After its formative years, three critical develop-mentsthe 18941896 violence and the 1905 and 1917 Russian revolutionsredirected the thrust of the Armenian nationalist movement. The destruction visited upon the Armenian population of the Ottoman Empire between 1894 and 1896 compelled Armenian society to rethink its condition and Armenian political organizations to reassess their course of action. The level of lethal violence unleashed by the Turkish state reached beyond anything experienced by the Armenians to that point. With hundreds of thousands affected and tens of thousands dead, the revolutionaries were confronted with a very serious dilemma. The sultan's regime used the charge of revolutionary activism against the Armenians to justify its wholesale measures. Armenians in the provinces and in Istanbul were openly challenging the state and its representatives. Demonstrations, reprisals against corrupt officials, underground publications, and revolutionary cells frightened the sultan and provided evidence of the emerging nationalism of one more minority in the empire. From the standpoint of the ruling Ottoman class, Russian tolerance of Armenian organizations advocating political change in the Ottoman Empire appeared particularly seditious.

The havoc wreaked in Armenian society by the killings alienated a large segment of the masses from political involvement. It also destroyed a good part of the Hunchak and Dashnak organizations. Thereafter, the distrust between the Ottoman regime and the Armenians was never repaired. The ARF and the Committee for Union and Progress cooperated in their opposition to the sultan Abdülhamit, whom even progressive-minded Turks accused of preventing the modernization of the state. After the Young Turk revolution of 1908, Armenian political organizations were legalized in the Ottoman Empire. Nevertheless, the charge of sedition would be brought up again by the Unionist government during World War I, and once again measures taken against the Armenian population at large. Executions and mass deportations brought an end to the existence of Armenian society in the Ottoman Empire and with that also completely halted Armenian political and revolutionary activism in Turkey.

Events in the Russian Empire took a very different course. The 1905 revolution witnessed the intensification of radicalism all across society. Armenians were no less affected. In fact, Armenian society already had been galvanized by a measure introduced by the government that had seriously undermined Armenian loyalty to the regime. In 1903 the czar had issued an edict confiscating the properties of the Armenian church. Designed to under-cut the strengthening of Armenian ethnic consciousness by depriving Armenian society of its principal means of support for its educational institutions, the edict energized the moribund revolutionary organizations and helped attract new interest and membership in them. It also compelled them to consider socialism more seriously and finally to oppose czarism as a repressive system of government. The igniting of racial animosity and virtual warfare between the Armenians and the Az-eris to distract them from the revolution augmented the prestige of the ARF all the more as it took to the defense of the populace in the absence of Russian policing to contain communal violence. The repression that followed once again curbed the activities of the Armenian organizations. By that point, however, the ARF had gained mass appeal and clearly had emerged as the leading political organization in Armenian society. When the Russian Empire broke up after the 1917 revolution, the ARF was in a position to assume charge of the process resulting in the establishment of the Republic of Armenia. From 1918 to 1920 during the entire duration of the independent republic, the ARF was the dominant party.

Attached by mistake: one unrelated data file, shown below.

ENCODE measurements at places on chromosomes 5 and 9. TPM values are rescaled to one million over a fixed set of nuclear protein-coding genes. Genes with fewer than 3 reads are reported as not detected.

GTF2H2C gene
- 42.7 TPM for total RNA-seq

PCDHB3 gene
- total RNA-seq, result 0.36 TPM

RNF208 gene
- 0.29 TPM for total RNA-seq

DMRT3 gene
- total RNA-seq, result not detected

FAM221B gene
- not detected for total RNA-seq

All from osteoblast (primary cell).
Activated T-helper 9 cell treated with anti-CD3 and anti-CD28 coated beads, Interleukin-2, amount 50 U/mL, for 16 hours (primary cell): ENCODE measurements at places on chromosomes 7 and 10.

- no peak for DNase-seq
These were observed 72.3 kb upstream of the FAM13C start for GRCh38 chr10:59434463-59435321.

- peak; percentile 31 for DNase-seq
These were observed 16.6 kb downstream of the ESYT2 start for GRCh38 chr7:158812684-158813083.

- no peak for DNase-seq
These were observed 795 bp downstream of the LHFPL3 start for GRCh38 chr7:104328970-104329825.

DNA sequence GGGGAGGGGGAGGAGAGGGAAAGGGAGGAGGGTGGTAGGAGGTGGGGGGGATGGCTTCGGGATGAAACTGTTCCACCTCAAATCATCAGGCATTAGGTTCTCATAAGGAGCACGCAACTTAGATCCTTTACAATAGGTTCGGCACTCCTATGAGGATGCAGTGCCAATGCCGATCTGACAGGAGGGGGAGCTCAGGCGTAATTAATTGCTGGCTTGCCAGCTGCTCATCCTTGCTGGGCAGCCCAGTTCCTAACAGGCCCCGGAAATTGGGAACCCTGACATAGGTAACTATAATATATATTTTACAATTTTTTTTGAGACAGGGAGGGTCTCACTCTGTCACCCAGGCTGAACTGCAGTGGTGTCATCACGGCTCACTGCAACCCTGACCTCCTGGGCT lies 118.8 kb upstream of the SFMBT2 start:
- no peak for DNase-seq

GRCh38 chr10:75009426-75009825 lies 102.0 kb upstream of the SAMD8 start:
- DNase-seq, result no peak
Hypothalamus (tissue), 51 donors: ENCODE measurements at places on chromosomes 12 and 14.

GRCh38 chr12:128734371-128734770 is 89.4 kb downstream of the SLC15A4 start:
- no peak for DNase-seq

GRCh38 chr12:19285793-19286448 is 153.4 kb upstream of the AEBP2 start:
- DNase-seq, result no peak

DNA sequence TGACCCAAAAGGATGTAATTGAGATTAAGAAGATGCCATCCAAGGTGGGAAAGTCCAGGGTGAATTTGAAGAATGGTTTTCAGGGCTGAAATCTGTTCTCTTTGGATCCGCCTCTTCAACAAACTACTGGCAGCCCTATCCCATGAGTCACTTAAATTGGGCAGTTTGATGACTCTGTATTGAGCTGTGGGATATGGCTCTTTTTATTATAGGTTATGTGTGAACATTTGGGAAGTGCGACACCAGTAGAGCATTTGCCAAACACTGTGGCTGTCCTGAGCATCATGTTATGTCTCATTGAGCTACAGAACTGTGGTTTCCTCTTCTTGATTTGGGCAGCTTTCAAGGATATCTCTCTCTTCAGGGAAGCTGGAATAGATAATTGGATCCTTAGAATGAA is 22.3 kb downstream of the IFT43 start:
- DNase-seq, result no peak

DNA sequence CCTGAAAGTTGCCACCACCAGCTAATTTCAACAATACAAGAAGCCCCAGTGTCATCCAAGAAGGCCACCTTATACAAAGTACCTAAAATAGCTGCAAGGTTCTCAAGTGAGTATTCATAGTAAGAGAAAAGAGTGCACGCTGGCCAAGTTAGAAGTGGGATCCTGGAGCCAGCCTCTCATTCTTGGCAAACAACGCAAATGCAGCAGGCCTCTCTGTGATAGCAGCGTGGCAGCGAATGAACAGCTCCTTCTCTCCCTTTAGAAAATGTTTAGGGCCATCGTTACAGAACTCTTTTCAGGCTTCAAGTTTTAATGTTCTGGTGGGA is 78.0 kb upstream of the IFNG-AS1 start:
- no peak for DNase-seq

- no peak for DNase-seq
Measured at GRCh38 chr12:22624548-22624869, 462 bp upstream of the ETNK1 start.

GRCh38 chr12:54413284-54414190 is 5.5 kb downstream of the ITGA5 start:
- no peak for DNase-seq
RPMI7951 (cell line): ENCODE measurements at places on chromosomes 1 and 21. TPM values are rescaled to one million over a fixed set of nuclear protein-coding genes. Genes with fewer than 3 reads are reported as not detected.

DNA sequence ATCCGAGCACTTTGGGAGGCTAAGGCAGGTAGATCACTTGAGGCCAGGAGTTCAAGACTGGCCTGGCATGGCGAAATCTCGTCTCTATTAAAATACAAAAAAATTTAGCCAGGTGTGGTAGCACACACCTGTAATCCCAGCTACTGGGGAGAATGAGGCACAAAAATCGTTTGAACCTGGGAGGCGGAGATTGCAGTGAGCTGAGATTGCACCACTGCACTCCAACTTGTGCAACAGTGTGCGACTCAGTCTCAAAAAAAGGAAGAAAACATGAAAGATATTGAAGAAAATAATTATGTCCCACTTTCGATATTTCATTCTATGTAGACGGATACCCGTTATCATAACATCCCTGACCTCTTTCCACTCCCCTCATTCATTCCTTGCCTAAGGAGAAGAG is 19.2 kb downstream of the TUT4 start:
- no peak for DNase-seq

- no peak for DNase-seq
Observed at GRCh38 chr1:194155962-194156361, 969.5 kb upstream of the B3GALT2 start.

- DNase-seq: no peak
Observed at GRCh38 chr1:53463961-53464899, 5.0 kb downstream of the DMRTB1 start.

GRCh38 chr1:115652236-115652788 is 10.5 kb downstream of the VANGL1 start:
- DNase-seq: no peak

Armenian socialists, who were members of Russian organizations and opposed to specifically Armenian nationalist parties, soon gained prominence after the Bolshevik revolution. Though they were only a single strand of the Armenian revolutionary movement, the sovietization of Armenia placed the Armenian Bolsheviks at the helm of Armenian society. Calling Dashnaks and others bourgeois nationalists, the Bolsheviks excluded them from the political process in Soviet Armenia and persecuted them as counterrevolutionaries. By 1921, the momentum of the movement was spent, leaving a legacy of catastrophe in the Ottoman Empire and of successful nation-building in the Russian state.

see also abdÜlhamit ii; committee for union and progress; dashnak party; hunchak party.


Nalbandian, Louise. The Armenian Revolutionary Movement: The Development of Armenian Political Parties through the Nineteenth Century. Berkeley: University of California Press, 1967.

Ter Minassian, Anaide. Nationalism and Socialism in the Armenian Revolutionary Movement, translated by A. M. Berrett. Cambridge, MA: Zoryan Institute, 1984.

Rouben P. Adalian

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Armenian Revolutionary Movement